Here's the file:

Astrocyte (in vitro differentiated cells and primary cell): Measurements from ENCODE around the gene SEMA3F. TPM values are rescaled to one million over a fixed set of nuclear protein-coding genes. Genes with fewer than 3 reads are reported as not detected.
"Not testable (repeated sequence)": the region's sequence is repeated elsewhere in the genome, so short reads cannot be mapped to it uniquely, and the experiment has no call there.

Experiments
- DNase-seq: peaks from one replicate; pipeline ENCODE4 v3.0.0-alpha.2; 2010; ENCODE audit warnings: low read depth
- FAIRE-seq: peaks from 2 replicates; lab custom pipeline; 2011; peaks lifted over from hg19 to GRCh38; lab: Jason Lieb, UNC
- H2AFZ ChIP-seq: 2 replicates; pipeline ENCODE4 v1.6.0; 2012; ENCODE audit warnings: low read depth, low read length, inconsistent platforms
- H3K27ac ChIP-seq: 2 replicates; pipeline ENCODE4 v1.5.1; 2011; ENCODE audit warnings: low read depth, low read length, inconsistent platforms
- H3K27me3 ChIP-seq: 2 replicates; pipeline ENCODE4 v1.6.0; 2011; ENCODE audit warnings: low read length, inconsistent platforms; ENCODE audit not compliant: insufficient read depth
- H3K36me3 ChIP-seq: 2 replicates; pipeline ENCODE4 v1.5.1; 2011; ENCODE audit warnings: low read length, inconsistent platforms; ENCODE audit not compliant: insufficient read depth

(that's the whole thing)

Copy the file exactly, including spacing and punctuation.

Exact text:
Astrocyte (in vitro differentiated cells and primary cell): Measurements from ENCODE around the gene SEMA3F. TPM values are rescaled to one million over a fixed set of nuclear protein-coding genes. Genes with fewer than 3 reads are reported as not detected.
"Not testable (repeated sequence)": the region's sequence is repeated elsewhere in the genome, so short reads cannot be mapped to it uniquely, and the experiment has no call there.

Experiments
- DNase-seq: peaks from one replicate; pipeline ENCODE4 v3.0.0-alpha.2; 2010; ENCODE audit warnings: low read depth
- FAIRE-seq: peaks from 2 replicates; lab custom pipeline; 2011; peaks lifted over from hg19 to GRCh38; lab: Jason Lieb, UNC
- H2AFZ ChIP-seq: 2 replicates; pipeline ENCODE4 v1.6.0; 2012; ENCODE audit warnings: low read depth, low read length, inconsistent platforms
- H3K27ac ChIP-seq: 2 replicates; pipeline ENCODE4 v1.5.1; 2011; ENCODE audit warnings: low read depth, low read length, inconsistent platforms
- H3K27me3 ChIP-seq: 2 replicates; pipeline ENCODE4 v1.6.0; 2011; ENCODE audit warnings: low read length, inconsistent platforms; ENCODE audit not compliant: insufficient read depth
- H3K36me3 ChIP-seq: 2 replicates; pipeline ENCODE4 v1.5.1; 2011; ENCODE audit warnings: low read length, inconsistent platforms; ENCODE audit not compliant: insufficient read depth